Many families ask their nannies to travel with them on vacation to provide quality childcare while the parents enjoy some time alone or attend to business matters. As a nanny, you certainly have the option to say yes. Becoming a travel nanny could allow you to visit new places and grow closer to the family you care for.
However, you should know certain things before agreeing to become a travel nanny that will help you and the family make the most of your trip.
Communication is essential for nannies and families, especially before they take a trip together. Trust us – you don’t want to learn these five lessons the hard way.
1. Agree to compensation terms before going anywhere
Becoming a travel nanny is a financial decision. When you travel with a family, you will likely be working more hours than usual, including travel time to and from your destination.
Ask the family for their compensation terms before agreeing to anything. They should pay for your travel and lodging expenses, and any hours you are on the clock for them. Many families also pay a per diem to cover incidentals and food. This vacation should not be your paid time off (PTO) since you will be expected to work for significant portions of it.
2. Plan schedules ahead of time
You should have some downtime as a travel nanny to enjoy the sights, food, and culture of the place you visit. Ask the family for a rough idea of their itinerary so you know when you can plan on working and when you will have free time. That way, you can make plans accordingly.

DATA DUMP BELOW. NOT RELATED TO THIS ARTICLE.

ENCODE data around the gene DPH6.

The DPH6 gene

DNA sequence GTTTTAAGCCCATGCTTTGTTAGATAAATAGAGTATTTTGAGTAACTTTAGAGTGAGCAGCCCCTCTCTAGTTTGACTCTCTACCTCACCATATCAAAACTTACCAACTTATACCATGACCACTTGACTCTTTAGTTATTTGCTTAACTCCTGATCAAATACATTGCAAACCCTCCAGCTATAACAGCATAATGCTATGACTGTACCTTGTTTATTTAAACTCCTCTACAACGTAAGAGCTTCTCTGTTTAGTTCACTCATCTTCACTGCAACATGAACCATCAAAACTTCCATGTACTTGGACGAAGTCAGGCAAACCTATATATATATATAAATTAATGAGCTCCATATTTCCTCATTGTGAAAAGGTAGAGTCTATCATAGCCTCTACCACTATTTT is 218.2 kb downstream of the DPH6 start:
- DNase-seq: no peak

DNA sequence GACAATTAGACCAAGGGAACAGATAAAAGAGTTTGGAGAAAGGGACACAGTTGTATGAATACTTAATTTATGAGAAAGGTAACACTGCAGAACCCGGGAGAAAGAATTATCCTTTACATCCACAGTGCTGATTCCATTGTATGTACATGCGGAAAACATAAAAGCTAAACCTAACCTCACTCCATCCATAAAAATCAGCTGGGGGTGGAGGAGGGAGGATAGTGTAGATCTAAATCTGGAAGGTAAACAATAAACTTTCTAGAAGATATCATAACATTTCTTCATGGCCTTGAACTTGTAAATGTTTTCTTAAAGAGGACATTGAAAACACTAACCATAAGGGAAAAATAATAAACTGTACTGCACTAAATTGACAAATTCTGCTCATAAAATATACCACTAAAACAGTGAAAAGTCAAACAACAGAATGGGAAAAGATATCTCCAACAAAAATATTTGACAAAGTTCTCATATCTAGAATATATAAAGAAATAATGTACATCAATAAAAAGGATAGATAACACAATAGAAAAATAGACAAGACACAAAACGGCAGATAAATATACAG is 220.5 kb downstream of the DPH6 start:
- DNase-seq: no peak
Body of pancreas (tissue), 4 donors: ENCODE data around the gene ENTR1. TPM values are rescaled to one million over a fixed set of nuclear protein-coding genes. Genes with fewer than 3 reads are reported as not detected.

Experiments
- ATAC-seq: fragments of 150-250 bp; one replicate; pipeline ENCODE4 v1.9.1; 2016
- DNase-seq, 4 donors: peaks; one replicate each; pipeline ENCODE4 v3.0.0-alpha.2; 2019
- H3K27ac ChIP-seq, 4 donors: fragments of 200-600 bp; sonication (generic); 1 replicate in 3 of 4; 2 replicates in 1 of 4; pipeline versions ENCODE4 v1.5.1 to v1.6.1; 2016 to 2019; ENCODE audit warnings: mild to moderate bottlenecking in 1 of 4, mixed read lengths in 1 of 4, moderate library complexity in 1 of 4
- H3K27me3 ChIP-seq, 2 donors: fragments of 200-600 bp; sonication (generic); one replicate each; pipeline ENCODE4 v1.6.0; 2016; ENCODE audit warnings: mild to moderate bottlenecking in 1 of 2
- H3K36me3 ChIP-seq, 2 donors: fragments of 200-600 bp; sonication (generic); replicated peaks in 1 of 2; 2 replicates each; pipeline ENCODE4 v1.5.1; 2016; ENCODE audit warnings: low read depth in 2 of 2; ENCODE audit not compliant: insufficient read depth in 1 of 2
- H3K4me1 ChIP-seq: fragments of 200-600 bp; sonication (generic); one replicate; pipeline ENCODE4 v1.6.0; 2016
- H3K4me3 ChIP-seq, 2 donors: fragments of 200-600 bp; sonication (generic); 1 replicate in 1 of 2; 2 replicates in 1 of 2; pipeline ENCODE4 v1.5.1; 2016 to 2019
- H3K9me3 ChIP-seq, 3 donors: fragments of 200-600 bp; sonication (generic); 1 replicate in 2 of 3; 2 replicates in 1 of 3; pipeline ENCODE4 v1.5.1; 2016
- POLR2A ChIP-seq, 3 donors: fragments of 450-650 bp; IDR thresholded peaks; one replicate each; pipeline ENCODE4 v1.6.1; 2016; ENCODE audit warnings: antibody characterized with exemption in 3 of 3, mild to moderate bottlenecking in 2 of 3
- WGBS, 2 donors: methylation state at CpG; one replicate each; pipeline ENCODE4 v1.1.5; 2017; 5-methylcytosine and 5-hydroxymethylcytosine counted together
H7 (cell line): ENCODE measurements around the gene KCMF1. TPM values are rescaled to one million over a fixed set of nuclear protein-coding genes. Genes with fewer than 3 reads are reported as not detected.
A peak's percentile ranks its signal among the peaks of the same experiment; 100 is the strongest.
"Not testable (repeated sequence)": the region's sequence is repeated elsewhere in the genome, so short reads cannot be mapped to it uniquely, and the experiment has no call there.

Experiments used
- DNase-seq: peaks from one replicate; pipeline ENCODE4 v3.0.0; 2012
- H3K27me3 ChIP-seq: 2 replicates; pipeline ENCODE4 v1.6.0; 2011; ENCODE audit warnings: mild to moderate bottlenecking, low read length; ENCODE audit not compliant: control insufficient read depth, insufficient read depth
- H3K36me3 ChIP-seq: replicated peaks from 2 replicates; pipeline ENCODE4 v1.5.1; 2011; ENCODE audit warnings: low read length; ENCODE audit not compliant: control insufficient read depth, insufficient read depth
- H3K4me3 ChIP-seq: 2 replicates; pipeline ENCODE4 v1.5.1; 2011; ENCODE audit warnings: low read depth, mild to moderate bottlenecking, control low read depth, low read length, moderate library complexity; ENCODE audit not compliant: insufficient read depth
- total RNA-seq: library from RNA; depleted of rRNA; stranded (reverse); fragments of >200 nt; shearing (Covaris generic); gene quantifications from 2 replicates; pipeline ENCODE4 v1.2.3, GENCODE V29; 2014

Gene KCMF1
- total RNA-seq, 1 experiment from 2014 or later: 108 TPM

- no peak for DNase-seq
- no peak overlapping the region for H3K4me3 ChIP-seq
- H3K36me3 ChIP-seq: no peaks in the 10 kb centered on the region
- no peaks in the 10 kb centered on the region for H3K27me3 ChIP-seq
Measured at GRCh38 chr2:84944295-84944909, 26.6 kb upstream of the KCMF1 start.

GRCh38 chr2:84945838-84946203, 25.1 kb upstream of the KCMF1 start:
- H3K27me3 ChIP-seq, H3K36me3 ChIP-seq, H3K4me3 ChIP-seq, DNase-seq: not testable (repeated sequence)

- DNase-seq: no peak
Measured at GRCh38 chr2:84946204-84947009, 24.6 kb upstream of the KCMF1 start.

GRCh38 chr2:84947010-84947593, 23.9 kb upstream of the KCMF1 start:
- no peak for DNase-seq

3. Be prepared for the unexpected
Traveling takes you outside of your routine. If you have never traveled with this family before, you may not know how the children will react to being on a plane, tasting new food, or being away from home.
The parents will expect you to be calm when things get chaotic and help the children you care for adjust to their new surroundings.
4. Be professional at all times (even during your downtime)
You should absolutely get some downtime when traveling with a family. However, you are still traveling as an employee. Don’t think of this as a vacation. Instead, consider it a business trip, where your actions reflect on you as a professional.
That means don’t do anything you wouldn’t want the family you are traveling with to find out about, even if they aren’t physically around you.
5. Be responsible about where you go and whom you meet
Finally, be responsible about where and with whom you spend your downtime. You don’t want to bring COVID or another illness into the family’s home because you were being irresponsible in your downtime.
Your downtime should be for relaxing and recharging to ensure you provide the best possible childcare when it’s time for you to work again. Save the adventures for your personal PTO.
We love helping nannies develop professionally so they can continue providing the highest-quality childcare possible. If you have questions, feel free to contact us.